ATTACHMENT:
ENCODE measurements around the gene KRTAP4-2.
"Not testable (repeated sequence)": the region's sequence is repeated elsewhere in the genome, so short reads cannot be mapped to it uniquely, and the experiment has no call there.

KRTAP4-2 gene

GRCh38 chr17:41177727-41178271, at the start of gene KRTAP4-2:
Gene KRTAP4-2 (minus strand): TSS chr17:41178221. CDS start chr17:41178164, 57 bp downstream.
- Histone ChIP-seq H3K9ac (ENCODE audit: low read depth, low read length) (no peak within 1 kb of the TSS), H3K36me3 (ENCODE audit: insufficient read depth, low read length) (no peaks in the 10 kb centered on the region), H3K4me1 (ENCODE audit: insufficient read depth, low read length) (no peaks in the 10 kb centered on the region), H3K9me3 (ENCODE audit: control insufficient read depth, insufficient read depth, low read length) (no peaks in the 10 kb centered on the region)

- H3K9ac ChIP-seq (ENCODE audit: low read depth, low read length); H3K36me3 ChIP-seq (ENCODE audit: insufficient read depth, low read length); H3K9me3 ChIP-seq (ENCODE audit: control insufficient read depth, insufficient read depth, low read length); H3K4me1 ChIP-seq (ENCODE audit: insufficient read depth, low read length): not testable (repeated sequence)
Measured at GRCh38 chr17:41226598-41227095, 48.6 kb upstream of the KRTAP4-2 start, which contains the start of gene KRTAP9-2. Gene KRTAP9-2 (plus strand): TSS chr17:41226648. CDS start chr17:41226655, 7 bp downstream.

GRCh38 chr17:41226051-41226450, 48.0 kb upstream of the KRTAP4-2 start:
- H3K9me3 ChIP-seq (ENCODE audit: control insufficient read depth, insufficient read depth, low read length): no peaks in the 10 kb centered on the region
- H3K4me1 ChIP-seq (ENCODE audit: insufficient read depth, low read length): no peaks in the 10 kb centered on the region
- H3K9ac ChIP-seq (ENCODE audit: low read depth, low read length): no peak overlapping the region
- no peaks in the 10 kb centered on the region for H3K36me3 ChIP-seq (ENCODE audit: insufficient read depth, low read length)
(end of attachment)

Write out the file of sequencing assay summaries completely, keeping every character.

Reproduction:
ENCODE measurements around the gene KRTAP4-2.
"Not testable (repeated sequence)": the region's sequence is repeated elsewhere in the genome, so short reads cannot be mapped to it uniquely, and the experiment has no call there.

KRTAP4-2 gene

GRCh38 chr17:41177727-41178271, at the start of gene KRTAP4-2:
Gene KRTAP4-2 (minus strand): TSS chr17:41178221. CDS start chr17:41178164, 57 bp downstream.
- Histone ChIP-seq H3K9ac (ENCODE audit: low read depth, low read length) (no peak within 1 kb of the TSS), H3K36me3 (ENCODE audit: insufficient read depth, low read length) (no peaks in the 10 kb centered on the region), H3K4me1 (ENCODE audit: insufficient read depth, low read length) (no peaks in the 10 kb centered on the region), H3K9me3 (ENCODE audit: control insufficient read depth, insufficient read depth, low read length) (no peaks in the 10 kb centered on the region)

- H3K9ac ChIP-seq (ENCODE audit: low read depth, low read length); H3K36me3 ChIP-seq (ENCODE audit: insufficient read depth, low read length); H3K9me3 ChIP-seq (ENCODE audit: control insufficient read depth, insufficient read depth, low read length); H3K4me1 ChIP-seq (ENCODE audit: insufficient read depth, low read length): not testable (repeated sequence)
Measured at GRCh38 chr17:41226598-41227095, 48.6 kb upstream of the KRTAP4-2 start, which contains the start of gene KRTAP9-2. Gene KRTAP9-2 (plus strand): TSS chr17:41226648. CDS start chr17:41226655, 7 bp downstream.

GRCh38 chr17:41226051-41226450, 48.0 kb upstream of the KRTAP4-2 start:
- H3K9me3 ChIP-seq (ENCODE audit: control insufficient read depth, insufficient read depth, low read length): no peaks in the 10 kb centered on the region
- H3K4me1 ChIP-seq (ENCODE audit: insufficient read depth, low read length): no peaks in the 10 kb centered on the region
- H3K9ac ChIP-seq (ENCODE audit: low read depth, low read length): no peak overlapping the region
- no peaks in the 10 kb centered on the region for H3K36me3 ChIP-seq (ENCODE audit: insufficient read depth, low read length)